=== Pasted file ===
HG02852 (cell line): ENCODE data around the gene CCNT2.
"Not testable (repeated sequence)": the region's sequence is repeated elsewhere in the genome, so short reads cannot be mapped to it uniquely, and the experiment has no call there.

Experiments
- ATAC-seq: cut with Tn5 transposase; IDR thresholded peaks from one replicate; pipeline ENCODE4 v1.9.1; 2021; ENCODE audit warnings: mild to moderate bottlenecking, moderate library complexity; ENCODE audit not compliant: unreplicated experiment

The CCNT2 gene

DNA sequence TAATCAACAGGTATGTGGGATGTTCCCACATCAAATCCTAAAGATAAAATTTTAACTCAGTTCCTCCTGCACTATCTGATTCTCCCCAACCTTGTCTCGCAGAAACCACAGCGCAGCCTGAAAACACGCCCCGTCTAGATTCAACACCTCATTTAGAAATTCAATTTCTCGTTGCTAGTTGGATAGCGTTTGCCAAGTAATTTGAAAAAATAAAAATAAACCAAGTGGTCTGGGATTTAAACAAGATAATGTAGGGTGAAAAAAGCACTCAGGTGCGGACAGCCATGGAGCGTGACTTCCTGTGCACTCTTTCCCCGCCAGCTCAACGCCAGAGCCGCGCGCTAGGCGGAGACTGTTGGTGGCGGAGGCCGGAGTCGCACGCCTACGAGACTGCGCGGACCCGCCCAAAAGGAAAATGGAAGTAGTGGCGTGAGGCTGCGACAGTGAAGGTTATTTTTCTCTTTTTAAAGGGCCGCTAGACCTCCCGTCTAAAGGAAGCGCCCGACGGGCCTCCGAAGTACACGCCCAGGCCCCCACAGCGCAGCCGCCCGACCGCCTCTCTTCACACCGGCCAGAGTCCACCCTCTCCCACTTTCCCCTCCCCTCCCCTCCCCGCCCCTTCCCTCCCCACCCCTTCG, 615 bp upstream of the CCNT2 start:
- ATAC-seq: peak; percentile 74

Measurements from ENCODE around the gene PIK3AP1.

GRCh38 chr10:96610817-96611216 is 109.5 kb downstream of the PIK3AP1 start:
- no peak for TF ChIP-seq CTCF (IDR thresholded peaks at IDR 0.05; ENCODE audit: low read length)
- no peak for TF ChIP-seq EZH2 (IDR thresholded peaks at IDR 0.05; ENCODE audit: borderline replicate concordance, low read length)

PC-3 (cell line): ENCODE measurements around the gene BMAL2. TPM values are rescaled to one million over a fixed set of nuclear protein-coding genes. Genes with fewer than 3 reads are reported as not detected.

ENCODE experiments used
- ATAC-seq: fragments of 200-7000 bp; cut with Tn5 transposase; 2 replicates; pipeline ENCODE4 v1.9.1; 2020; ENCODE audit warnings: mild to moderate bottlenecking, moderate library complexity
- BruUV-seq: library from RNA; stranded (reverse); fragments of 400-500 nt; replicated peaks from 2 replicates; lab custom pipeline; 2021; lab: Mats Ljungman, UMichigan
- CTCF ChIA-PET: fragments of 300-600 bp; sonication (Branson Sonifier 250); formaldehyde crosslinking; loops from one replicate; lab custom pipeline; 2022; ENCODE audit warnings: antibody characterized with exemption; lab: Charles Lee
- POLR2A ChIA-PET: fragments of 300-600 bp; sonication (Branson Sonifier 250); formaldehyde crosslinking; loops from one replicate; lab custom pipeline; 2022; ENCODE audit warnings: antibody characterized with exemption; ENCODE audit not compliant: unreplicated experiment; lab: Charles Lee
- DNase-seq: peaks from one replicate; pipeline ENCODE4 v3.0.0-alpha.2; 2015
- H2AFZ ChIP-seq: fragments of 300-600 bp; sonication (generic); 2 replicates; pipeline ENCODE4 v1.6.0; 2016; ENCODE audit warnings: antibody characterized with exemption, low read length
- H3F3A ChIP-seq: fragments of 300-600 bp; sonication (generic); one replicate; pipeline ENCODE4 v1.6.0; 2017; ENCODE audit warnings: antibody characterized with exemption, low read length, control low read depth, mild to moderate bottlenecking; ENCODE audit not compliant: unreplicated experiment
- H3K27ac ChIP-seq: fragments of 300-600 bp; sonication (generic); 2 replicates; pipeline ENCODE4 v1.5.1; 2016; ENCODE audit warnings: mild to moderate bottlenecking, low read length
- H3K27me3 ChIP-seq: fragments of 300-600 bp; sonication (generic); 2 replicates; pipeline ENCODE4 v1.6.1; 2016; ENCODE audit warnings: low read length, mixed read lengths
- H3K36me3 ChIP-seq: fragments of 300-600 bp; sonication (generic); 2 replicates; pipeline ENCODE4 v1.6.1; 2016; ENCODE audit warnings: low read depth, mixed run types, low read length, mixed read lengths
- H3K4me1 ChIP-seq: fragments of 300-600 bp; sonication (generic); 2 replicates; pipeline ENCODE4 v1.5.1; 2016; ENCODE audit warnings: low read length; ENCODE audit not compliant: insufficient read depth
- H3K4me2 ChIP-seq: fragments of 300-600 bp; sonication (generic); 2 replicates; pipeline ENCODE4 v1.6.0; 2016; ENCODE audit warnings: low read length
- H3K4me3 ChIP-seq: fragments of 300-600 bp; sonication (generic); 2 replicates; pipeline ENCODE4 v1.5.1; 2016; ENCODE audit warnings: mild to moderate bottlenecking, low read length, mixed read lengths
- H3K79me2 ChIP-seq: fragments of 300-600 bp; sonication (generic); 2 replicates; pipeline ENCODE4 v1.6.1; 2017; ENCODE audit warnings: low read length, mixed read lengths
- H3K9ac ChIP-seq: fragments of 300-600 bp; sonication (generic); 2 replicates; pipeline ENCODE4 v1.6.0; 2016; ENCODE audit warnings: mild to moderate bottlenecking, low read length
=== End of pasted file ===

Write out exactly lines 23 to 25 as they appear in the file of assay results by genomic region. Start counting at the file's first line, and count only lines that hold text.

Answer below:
- H3K36me3 ChIP-seq: fragments of 300-600 bp; sonication (generic); 2 replicates; pipeline ENCODE4 v1.6.1; 2016; ENCODE audit warnings: low read depth, mixed run types, low read length, mixed read lengths
- H3K4me1 ChIP-seq: fragments of 300-600 bp; sonication (generic); 2 replicates; pipeline ENCODE4 v1.5.1; 2016; ENCODE audit warnings: low read length; ENCODE audit not compliant: insufficient read depth
- H3K4me2 ChIP-seq: fragments of 300-600 bp; sonication (generic); 2 replicates; pipeline ENCODE4 v1.6.0; 2016; ENCODE audit warnings: low read length